High School Internships: Vault SEO Scholars Program Workshops
In May 2009, Vault made a series of workshops about internships at the Sponsors for Educational Opportunity (SEO) Scholars Program. The SEO Scholars Program is an after-school program for high school students from N.Y. public schools that focuses on raising grades and college admissions. Vault spoke to about 60 rising seniors about the different kinds of internships out there and how to get them—no small feat for high schoolers.
Traditionally, internships have been considered standard college student fare: once they've chosen their major, undergrads take internships during the summer months to get more hands-on training and work experience in their industry of choice. However, internships aren't just for the 18- to 22-year-old set anymore. Recent media has focused on the jump in the number of experienced professionals taking internships because of the current economic climate, either to change careers or to wait until something more long-term comes along. But internships have also become more popular among high school students competing for admission to top colleges and universities. Having an internship on your college application will set you apart from the hundreds of other students with top grades and extracurriculars vying for spots.
So what did we tell the SEO Scholars? First, just being in the Scholars Program put them ahead of the game. Most high school students assume that there are no internships available to them. Not true! We talked with the Scholars about how to decide what kind of internship to pursue and how to approach an organization about an internship.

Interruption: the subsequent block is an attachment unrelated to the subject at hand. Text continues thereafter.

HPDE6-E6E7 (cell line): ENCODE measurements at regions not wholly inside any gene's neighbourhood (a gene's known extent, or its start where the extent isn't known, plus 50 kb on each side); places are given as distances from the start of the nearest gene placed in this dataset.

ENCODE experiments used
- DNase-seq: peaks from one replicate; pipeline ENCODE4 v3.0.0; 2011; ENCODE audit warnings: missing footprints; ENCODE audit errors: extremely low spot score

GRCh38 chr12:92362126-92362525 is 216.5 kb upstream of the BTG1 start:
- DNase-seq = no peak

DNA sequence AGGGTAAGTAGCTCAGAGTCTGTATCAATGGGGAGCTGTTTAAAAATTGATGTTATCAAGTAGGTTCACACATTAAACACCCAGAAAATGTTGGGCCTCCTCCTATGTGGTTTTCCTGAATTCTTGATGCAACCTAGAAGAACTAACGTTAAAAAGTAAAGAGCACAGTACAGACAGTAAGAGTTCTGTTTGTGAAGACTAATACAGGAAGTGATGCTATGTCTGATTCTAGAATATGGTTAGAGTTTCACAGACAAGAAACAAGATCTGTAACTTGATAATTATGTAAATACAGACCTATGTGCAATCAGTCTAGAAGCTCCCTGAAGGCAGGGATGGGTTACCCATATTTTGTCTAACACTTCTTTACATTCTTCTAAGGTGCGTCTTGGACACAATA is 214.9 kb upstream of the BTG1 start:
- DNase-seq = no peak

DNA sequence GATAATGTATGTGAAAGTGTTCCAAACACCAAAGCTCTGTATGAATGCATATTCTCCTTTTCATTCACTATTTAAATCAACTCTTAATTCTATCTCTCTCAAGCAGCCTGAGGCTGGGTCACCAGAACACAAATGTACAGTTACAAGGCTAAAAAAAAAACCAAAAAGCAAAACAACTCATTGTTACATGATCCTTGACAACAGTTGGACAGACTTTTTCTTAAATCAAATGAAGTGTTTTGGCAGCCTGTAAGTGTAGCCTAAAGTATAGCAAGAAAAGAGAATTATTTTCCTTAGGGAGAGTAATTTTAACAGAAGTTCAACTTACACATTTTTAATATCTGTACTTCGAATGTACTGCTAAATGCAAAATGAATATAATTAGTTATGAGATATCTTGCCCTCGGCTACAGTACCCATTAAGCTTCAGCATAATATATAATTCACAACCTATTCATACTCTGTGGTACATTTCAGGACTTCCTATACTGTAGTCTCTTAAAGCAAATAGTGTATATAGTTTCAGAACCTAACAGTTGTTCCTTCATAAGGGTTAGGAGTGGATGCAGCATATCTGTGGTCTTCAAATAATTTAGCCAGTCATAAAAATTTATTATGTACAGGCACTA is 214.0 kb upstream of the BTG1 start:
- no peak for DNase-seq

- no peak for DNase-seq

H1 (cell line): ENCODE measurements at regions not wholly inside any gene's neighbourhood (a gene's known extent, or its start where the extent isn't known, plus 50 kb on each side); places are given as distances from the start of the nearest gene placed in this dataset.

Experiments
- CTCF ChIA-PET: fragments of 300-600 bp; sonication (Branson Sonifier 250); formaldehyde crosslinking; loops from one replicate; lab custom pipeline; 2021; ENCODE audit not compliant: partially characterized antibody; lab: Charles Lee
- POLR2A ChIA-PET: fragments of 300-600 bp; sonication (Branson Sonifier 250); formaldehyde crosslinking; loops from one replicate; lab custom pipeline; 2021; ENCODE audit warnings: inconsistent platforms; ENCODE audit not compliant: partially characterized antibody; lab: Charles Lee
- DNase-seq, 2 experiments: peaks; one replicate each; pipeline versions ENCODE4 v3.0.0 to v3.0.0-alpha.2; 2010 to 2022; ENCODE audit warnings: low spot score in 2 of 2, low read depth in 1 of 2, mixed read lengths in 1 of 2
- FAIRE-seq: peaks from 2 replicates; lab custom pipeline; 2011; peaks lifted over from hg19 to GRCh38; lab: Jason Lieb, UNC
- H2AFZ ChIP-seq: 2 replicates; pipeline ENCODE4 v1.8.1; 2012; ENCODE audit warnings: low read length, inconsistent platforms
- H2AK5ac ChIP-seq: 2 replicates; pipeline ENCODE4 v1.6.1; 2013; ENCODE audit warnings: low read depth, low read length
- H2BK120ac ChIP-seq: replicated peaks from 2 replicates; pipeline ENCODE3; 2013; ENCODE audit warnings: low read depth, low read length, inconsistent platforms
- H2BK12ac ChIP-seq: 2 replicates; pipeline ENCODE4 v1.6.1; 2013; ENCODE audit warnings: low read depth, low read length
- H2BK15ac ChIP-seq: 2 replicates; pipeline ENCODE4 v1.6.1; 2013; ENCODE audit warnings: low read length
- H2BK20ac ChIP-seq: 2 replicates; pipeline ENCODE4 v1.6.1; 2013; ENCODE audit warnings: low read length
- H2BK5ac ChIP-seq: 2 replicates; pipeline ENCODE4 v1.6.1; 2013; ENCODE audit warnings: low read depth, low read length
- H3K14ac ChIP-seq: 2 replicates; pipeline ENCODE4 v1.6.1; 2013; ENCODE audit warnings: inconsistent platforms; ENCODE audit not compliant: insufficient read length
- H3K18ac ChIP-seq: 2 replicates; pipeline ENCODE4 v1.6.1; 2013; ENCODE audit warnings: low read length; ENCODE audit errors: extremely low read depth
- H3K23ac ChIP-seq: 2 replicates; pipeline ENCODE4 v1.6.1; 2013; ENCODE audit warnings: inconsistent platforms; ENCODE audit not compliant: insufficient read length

Different kinds of internships
The first thing you need to know when starting your search is: what exactly is an internship? An internship is an opportunity to learn about an industry, organization and career path. In other words, you can test drive a potential career. There are lots of different kinds of internships out there: paid and unpaid; formal and informal (some internship programs have set intern projects and interns work on those projects for the duration of the program; others are much more casual and intern duties can change from day to day). Also, although most full-time internships are during the summer, there are lots of internships available throughout the year with a part-time structure so you can balance them with school and other responsibilities.